In South Carolina, if a driver is pulled to the side of the road and suspected of DUI, the police may no longer administer a breathalyzer test without a warrant, or consent in the majority of cases.istock-arrest with open container

A recent Supreme Court ruling has decided that a man, who was given a blood test without his permission or a warrant, was not to be charged after evidence of the breath-test was offered. Two lower courts tossed out the evidence, which is why the case was brought before the Supreme Court. The SC upheld the lower court’s ruling that the dissipation of alcohol in someone’s blood stream was not sufficient to override the requirement that police get a warrant before subjecting that person to a blood test.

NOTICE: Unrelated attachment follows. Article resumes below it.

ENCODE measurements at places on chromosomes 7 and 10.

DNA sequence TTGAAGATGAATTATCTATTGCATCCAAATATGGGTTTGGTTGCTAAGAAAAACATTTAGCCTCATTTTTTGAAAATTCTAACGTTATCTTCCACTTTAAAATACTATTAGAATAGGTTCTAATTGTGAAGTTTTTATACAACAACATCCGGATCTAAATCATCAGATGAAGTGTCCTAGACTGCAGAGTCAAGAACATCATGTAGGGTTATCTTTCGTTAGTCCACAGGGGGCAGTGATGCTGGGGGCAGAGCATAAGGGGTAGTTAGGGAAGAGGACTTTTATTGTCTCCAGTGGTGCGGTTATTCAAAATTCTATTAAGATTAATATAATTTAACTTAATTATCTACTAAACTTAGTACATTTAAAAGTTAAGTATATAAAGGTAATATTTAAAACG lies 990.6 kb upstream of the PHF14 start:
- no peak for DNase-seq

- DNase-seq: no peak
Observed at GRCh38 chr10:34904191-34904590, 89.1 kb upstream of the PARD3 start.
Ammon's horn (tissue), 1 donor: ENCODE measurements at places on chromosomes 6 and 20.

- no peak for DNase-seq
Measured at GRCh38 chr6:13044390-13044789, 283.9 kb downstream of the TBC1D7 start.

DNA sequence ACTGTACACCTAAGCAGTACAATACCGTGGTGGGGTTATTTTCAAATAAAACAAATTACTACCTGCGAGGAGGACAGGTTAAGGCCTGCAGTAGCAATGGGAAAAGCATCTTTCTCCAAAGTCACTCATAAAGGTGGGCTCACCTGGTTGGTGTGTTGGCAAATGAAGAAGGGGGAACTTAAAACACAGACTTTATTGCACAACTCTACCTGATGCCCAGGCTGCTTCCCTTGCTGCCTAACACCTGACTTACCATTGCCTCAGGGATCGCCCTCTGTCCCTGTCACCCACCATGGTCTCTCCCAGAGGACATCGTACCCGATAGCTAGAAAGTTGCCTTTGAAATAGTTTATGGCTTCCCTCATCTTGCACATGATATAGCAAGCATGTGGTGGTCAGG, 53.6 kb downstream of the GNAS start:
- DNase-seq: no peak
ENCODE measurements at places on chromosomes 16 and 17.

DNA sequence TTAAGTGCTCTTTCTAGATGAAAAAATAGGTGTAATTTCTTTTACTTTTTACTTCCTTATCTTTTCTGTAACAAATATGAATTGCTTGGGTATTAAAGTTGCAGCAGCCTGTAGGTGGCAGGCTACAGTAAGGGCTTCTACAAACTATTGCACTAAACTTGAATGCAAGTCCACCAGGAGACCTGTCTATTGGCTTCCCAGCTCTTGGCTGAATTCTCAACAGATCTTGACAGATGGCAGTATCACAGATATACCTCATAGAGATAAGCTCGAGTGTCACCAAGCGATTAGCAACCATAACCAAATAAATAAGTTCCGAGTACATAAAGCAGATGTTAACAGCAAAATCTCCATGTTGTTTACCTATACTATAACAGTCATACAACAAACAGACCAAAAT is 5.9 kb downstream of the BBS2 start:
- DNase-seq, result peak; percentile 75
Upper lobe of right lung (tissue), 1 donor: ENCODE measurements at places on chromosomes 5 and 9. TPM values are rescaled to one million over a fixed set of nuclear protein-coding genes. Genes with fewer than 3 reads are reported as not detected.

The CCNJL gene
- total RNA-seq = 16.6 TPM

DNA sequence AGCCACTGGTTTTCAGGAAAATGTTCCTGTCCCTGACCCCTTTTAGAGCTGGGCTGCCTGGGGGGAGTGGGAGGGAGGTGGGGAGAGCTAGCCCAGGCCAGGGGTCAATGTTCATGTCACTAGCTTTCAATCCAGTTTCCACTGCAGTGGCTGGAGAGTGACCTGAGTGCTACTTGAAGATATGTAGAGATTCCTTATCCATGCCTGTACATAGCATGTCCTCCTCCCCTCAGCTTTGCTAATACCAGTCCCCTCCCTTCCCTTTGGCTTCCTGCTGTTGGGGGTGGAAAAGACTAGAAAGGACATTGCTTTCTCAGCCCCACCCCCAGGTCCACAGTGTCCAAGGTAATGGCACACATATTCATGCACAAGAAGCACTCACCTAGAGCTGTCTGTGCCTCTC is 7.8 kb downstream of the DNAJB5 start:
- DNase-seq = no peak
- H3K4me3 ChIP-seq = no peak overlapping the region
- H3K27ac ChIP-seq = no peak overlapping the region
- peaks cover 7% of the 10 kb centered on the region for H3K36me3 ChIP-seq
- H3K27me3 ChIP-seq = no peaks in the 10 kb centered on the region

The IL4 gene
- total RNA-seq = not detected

In this particular case, the driver was pulled to the side of the road after the officer observed the man speeding and swerving.

When the officer approached the car, he found that the man had been charged with two previous drunk driving incidents. The man also failed several field sobriety tests, and after he refused to submit to the breath-test, the officer drove him to the hospital to give the man an official blood test.

However, the man had never agreed to do so, and the officer had never obtained a warrant. While, in the State of South Carolina, officer testimony regarding a driver’s intoxication is permitted, the problem in this case is that the officer used the tainted breath-test evidence. All of the courts here found that the evidence was inadmissible.

If you or a loved one has been charged with a DUI in South Carolina, contact the law offices of Reeves, Aiken & Hightower, LLP for a confidential consultation toll-free at 877-374-5999.